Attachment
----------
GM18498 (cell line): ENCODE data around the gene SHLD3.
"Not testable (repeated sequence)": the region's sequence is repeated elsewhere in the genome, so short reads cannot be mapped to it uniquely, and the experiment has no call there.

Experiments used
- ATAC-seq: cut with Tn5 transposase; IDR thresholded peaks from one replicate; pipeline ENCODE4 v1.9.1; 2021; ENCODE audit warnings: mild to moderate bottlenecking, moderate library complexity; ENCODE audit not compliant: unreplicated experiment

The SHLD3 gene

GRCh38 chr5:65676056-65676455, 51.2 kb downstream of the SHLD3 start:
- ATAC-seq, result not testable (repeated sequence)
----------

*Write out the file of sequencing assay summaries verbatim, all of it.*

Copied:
GM18498 (cell line): ENCODE data around the gene SHLD3.
"Not testable (repeated sequence)": the region's sequence is repeated elsewhere in the genome, so short reads cannot be mapped to it uniquely, and the experiment has no call there.

Experiments used
- ATAC-seq: cut with Tn5 transposase; IDR thresholded peaks from one replicate; pipeline ENCODE4 v1.9.1; 2021; ENCODE audit warnings: mild to moderate bottlenecking, moderate library complexity; ENCODE audit not compliant: unreplicated experiment

The SHLD3 gene

GRCh38 chr5:65676056-65676455, 51.2 kb downstream of the SHLD3 start:
- ATAC-seq, result not testable (repeated sequence)